As I thought about this, I thought of the many churches out there, and many average evangelical churches would fit this mold, that are somehow afraid or unwilling to really educate the laity. They deliberately attempt to keep the laypeople ignorant of theology. They provide endless amounts of fads, entertainment and “Christian living,” but refuse to clearly and deliberately teach deeper theology. They do this, I think, for two reasons. First, these pastors believe that their people are simply not interested in learning real theology. This would be particularly true in churches where a lot of those attending are unbelievers. But in a church where most of the people are truly saved, there will be a hunger for meat. Second, these pastors want to keep the people ignorant in order to avoid having to defend themselves against the inevitable questions. Those who are kept ignorant are unable to ask deep and probing questions about leadership, theology and other issues. A pastor can keep himself from having to face the difficult issues by keeping his members unaware of them.
I am grateful that many Christians are realizing that if the church is ever to avoid going into eclipse in this culture, we will not necessarily need greater and stronger leaders, but we will need an educated laity. I was interested to see that just today Thabiti Anyabwile, reflecting on what the African American church needs to do in order to be reformed, writes about this very subject.
Popular education. We need to figure out a way to provide air cover for those soldiers on the ground laboring for reform. That “air cover” comes, I think, with popular education. How many of you reading this post came to a Reformed understanding of the faith through Ligonier Ministries–their radio broadcast or TableTalk magazine? My journey began there. Well, how does Ligonier see themselves? As providing education somewhere between Sunday school and seminary. In other words, it’s a solid effort to reach the average Christian with educational resources that create the ambient atmosphere for growth and change. We need to do two things, I think. One, we need to figure out a way to get more Ligonier material and other material like it to our congregations. We don’t have to replicate everything. Use the good stuff already out there; introduce our people to great teachers and their resources rather than letting the local Christian bookstore stock their shelves with the cotton candy that sells and passes as Christian literature these days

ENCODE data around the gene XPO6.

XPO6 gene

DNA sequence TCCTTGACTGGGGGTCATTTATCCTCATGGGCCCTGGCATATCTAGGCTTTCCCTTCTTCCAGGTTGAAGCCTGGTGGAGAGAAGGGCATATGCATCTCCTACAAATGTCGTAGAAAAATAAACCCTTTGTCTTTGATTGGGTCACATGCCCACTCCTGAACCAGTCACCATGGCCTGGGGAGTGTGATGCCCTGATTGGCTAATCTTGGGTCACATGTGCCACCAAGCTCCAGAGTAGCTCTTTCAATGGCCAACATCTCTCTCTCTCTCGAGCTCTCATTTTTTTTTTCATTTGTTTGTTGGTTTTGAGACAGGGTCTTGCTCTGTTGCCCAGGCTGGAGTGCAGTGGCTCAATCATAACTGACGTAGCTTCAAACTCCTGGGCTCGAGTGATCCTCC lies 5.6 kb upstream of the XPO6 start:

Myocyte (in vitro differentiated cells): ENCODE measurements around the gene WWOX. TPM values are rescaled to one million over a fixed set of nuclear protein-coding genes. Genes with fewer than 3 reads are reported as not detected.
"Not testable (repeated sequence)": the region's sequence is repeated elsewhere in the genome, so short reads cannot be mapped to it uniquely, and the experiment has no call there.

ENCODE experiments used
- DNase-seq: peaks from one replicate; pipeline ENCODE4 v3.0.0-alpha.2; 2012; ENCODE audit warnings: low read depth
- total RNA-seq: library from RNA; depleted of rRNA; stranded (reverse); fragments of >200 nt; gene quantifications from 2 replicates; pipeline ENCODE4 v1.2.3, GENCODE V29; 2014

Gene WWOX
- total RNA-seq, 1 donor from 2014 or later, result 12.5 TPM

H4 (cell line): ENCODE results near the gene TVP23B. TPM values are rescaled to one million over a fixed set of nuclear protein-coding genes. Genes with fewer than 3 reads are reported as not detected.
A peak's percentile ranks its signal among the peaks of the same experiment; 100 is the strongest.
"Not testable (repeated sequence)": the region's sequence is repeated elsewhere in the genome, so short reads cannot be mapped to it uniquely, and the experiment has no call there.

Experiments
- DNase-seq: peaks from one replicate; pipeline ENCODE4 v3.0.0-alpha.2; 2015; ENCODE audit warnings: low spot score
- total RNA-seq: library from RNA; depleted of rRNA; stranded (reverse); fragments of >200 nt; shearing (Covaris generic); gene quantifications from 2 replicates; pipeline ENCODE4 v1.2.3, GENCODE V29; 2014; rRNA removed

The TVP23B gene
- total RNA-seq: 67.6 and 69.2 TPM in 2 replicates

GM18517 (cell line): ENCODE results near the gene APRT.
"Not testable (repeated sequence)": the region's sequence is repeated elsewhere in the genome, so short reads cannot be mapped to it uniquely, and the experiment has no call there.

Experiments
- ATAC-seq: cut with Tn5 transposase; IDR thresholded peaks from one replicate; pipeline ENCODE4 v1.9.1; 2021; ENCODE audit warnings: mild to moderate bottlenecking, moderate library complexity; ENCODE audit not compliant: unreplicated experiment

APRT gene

I think this is as true for evangelical churches in general. An educated laity–a laity that knows the Bible and thus knows and serves God as He really is–this will be the key to building a stronger, healthier church.